So Joe talked about it at the beginning of the month. I did as Ry suggested and put some extra effort into the video this time around. It isn’t professional quality by any means though my skills are improving. It was new unfamiliar software and there were tons of little features I wanted to play with. I’m getting better with Adobe Premiere, next is After Effects.
So let me start off with a rehash of what we did and why we did it.
Last January a reader on Joe’s blog commented about the LAPD qualification being exceptional and that since they have to qualify every month it’s stringent.
Joe and I weren’t able to find a detailed description however she did and linked us to it. Joe then set about making stages. You can find the stages here and here. At this point we had everything we needed to run “a bunch of beer guzzling, uneducated hillbillies“, many of them were the same as before, through the course and see how they did.
Now Joe noted earlier that we had a 90% pass rate for those who scored above 60% and he’s right. We did have a 90% pass rate at that score level, which is for qualifying in the dark.
Three people were just under the 70% mark, which is the LAPD pass requirement for daylight. There however is another difference I couldn’t easily cover in the video. You see the LAPD uses automatic turning targets for their qualification course. For them it is impossible to have a scoring hit after the time limit is exceeded.
We didn’t have that option, instead we had to fall back on USPSA rules and penalties for shooting a fixed time course of fire. What this means is that any shot fired after the second buzzer carries with it a penalty of -10 points. Note the highest possible score for a single shot is 5 points. So if you make up that shot the best you can do is be down 5 points if you hit an A.
This becomes a serious issue with single shot strings because most likely you will only fire one shot after the buzzer. You have no extra shots to even out the debt and you just continue to decrease the score. To give you an idea of how quickly this adds up, 5 penalties will result in a failing score. So if you have trouble with the 2 shots in 2 seconds and are right on the edge, there’s three penalties. Couple that with 4 misses on top of that and congrats you have failed. It doesn’t even need to be full misses, just the aggregate non Alpha hits can add up and shove you under, especially if you’re shooting a minor caliber instead of major.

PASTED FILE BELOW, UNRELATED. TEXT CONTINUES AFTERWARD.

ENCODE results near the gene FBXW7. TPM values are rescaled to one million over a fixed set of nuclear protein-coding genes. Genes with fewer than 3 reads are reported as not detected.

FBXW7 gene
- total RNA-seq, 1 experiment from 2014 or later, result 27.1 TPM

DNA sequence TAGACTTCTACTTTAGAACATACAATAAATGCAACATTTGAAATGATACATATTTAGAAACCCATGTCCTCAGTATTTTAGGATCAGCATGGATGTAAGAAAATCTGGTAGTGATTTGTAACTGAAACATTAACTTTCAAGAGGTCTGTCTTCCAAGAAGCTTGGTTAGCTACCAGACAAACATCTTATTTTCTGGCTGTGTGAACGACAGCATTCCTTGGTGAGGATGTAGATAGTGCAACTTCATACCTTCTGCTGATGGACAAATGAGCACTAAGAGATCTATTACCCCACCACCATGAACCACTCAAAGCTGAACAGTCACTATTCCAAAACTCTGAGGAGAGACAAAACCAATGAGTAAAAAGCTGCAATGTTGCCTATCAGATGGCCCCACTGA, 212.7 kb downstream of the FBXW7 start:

I know that at least 2 of the three failures had penalties for exceeding time limits, I would need to get the raw score sheets to see exactly how many there were for each shooter. Though I suspect given their scores, if you change the penalty to -5 from -10, IE subtract just the best possible hit and just turn that shot into a mike, the three in the 60% region would most likely pass.
I think this quote from Tam puts it better than I could.
In twenty years of being in the firearms industry, I have had the opportunity to see LOTS of police officers shoot. Those that are good are generally good because they are also firearms enthusiasts and sport shooters in their spare time. Most cops aren’t.
Yup, that’s about how I felt about the LAPD course after I shot it. Next on the list though is shooting the bonus course. I’m not sure exactly when I’ll be able to do that but I’ll draw up the stages and may do it over a couple matches. Doing it all in a single match makes for a lot of “standards” and much less puzzle solving.
Barron is the owner, editor, and principal author at The Minuteman, a competitive shooter, and staff member for Boomershoot. Even in his free time he’s merging his love and knowledge of computers and technology with his love of firearms.
He has a BS in electrical engineering from Washington State University. Immediately after college he went into work on embedded software and hardware for use in critical infrastructure. This included cryptographic communications equipment as well as command and control devices that were using that communications equipment. Since then he’s worked on just about everything ranging from toys, phones, other critical infrastructure, and even desktop applications. Doing everything from hardware system design, to software architecture, to actually writing software that makes your athletic band do its thing.